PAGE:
Hidden Footsteps: A Film on Violence Against Women & Youth

Posheeda Qadam or Hidden Footsteps is a documentary by Nageen Hyat which was screened at Habib University on the 16th of November, 2017. The event was organized by HU’s School of Arts, Humanities & Social Sciences (AHSS) in collaboration with Pakistan Institute of Labour Education & Research (PILER). The documentary showcased how cyberviolence, misogyny, and harassment of women is unfortunately rampant in our society, with institutions and law enforcement agencies failing to guard women against this sad state of affairs. Despite an official bill for the prevention of violence against women, many forms of harassment against women go unpunished. The film features activists, lawyers, and top politicians including Kamla Bhasin, Sherry Rehman, and Raza Rabbani, who share their thoughts on why situations for women in South Asia have continued to worsen over time.

The screening was followed by a panel discussion between Nageen Hyat, Farhat Fatima, Justice Majida Rizvi (who were at the screening as well and invited onto the panel), and Habib University students, to discuss and shed light on how as activists, feminists, policy makers, and citizens, we can and should help strengthen the institutions that protect the rights of women and ensure that public spaces are not just safe but actually welcoming of women.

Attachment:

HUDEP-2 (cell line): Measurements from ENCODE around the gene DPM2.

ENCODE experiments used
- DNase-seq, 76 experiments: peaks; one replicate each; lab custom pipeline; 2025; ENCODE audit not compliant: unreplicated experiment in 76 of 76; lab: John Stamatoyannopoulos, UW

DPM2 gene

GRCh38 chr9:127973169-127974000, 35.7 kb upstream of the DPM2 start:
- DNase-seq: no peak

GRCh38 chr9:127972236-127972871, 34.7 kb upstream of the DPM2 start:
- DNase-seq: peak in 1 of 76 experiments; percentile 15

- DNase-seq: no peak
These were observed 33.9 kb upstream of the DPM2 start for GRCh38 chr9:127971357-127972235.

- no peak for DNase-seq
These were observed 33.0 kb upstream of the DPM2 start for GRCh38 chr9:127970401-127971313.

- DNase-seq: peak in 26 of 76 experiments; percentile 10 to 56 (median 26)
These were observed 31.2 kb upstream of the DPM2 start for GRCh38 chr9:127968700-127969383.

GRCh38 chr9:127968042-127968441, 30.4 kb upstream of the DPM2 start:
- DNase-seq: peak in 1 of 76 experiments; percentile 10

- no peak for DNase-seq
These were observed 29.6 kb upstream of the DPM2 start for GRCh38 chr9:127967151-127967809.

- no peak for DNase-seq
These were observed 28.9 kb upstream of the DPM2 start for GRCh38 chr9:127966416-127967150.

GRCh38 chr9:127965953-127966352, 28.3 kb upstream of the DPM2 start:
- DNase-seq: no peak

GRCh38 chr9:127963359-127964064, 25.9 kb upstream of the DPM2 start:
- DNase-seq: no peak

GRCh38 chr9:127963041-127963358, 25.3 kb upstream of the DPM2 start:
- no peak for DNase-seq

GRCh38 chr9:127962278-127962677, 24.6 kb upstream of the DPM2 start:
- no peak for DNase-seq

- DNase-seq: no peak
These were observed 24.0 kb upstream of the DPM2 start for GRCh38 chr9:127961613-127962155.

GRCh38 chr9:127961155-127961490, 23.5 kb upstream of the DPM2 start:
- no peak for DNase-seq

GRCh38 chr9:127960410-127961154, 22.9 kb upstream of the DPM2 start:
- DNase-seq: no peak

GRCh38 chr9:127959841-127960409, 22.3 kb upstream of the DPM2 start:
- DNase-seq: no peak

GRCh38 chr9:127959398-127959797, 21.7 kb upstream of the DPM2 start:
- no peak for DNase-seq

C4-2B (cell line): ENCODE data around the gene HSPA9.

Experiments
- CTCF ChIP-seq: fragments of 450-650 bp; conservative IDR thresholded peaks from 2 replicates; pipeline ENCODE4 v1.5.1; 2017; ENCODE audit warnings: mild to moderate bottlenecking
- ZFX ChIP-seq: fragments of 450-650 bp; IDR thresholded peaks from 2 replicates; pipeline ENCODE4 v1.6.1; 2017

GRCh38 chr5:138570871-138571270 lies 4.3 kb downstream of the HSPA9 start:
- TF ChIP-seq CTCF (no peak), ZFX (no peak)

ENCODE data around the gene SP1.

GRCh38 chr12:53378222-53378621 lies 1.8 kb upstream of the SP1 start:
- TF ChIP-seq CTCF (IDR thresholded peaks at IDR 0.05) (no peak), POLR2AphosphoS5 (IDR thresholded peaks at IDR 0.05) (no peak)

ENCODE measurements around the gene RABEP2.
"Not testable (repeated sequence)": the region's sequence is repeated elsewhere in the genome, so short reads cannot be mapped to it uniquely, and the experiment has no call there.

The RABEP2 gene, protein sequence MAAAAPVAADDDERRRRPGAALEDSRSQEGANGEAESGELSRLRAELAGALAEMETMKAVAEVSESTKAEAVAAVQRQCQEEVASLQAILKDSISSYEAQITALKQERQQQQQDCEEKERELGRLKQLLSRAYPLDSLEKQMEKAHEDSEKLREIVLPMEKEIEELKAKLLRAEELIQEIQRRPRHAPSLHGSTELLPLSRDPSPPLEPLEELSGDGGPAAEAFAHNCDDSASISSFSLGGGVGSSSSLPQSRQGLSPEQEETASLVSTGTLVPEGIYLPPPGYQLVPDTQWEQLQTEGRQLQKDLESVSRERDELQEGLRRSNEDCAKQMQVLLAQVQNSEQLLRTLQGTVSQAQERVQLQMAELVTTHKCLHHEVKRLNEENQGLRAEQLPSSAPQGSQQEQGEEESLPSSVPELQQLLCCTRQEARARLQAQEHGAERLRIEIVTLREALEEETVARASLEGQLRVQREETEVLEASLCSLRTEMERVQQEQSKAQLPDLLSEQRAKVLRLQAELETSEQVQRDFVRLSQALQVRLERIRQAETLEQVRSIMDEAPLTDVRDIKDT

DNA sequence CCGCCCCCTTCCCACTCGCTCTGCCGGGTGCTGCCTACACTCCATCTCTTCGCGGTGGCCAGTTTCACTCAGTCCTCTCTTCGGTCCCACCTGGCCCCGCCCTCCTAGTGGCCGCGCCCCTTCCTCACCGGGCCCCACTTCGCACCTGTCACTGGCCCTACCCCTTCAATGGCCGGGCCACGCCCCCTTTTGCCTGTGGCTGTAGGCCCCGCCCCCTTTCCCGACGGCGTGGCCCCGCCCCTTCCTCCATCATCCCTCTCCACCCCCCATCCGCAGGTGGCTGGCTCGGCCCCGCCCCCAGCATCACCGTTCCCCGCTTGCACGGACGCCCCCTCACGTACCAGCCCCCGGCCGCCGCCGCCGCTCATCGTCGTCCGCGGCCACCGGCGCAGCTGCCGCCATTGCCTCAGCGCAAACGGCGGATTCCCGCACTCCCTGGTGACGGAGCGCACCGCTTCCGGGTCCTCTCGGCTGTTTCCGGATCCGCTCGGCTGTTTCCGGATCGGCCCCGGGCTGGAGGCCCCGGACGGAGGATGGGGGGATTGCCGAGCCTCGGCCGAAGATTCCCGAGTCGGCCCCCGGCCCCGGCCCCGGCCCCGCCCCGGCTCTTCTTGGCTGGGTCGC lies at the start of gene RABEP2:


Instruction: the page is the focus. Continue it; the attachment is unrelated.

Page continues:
Film maker Nageen Hyat (Center)

On creating such a film, Nageen Hyat remarked that it was tough as people are difficult to please, especially when it comes to controversial topics such as these. However, the documentary was well-received. She went on to say that despite having ‘official bills’ protecting women, the lack of implementation of these laws is the reason conditions for South Asian women have failed to improve.

Nageen Hyat is a devoted activist who has highlighted human rights issues using a variety of platforms, one such being the Nomad Gallery. The Nomad Gallery, of which Hyat is the founder-director and curator, aims to promote the rich heritage, culture, and history of Pakistan through art, human rights and peace. She is known for her documentaries that bring to light the violence women face and raises awareness amongst the people of Pakistan. She has also been recognized by Amnesty International for her services as a volunteer for human rights and is a founding member of Woman’s Action Forum, Islamabad- Rawalpindi Chapter, having served there for many years.

Audience during Q&A with Panel


Comments are closed.